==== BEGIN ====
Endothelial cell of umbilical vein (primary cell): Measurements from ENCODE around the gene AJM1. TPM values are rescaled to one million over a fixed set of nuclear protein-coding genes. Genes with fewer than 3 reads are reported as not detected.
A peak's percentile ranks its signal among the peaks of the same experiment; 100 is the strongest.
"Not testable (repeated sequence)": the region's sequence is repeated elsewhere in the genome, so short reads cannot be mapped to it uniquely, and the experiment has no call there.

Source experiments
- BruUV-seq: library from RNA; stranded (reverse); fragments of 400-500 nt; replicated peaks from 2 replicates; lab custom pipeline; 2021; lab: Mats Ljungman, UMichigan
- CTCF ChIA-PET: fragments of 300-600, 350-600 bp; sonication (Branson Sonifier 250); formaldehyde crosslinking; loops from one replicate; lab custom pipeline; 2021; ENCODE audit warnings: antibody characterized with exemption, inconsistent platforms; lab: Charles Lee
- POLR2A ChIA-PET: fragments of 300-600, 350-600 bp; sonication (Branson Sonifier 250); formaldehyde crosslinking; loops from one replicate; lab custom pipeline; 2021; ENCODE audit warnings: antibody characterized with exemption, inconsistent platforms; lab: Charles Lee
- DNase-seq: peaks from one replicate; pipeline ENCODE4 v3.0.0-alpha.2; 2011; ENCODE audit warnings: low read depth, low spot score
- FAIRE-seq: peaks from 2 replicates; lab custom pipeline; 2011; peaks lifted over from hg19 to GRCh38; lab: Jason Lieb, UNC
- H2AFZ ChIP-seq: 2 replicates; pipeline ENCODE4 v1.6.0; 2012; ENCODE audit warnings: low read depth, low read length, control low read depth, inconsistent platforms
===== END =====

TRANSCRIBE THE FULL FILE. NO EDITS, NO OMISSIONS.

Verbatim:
Endothelial cell of umbilical vein (primary cell): Measurements from ENCODE around the gene AJM1. TPM values are rescaled to one million over a fixed set of nuclear protein-coding genes. Genes with fewer than 3 reads are reported as not detected.
A peak's percentile ranks its signal among the peaks of the same experiment; 100 is the strongest.
"Not testable (repeated sequence)": the region's sequence is repeated elsewhere in the genome, so short reads cannot be mapped to it uniquely, and the experiment has no call there.

Source experiments
- BruUV-seq: library from RNA; stranded (reverse); fragments of 400-500 nt; replicated peaks from 2 replicates; lab custom pipeline; 2021; lab: Mats Ljungman, UMichigan
- CTCF ChIA-PET: fragments of 300-600, 350-600 bp; sonication (Branson Sonifier 250); formaldehyde crosslinking; loops from one replicate; lab custom pipeline; 2021; ENCODE audit warnings: antibody characterized with exemption, inconsistent platforms; lab: Charles Lee
- POLR2A ChIA-PET: fragments of 300-600, 350-600 bp; sonication (Branson Sonifier 250); formaldehyde crosslinking; loops from one replicate; lab custom pipeline; 2021; ENCODE audit warnings: antibody characterized with exemption, inconsistent platforms; lab: Charles Lee
- DNase-seq: peaks from one replicate; pipeline ENCODE4 v3.0.0-alpha.2; 2011; ENCODE audit warnings: low read depth, low spot score
- FAIRE-seq: peaks from 2 replicates; lab custom pipeline; 2011; peaks lifted over from hg19 to GRCh38; lab: Jason Lieb, UNC
- H2AFZ ChIP-seq: 2 replicates; pipeline ENCODE4 v1.6.0; 2012; ENCODE audit warnings: low read depth, low read length, control low read depth, inconsistent platforms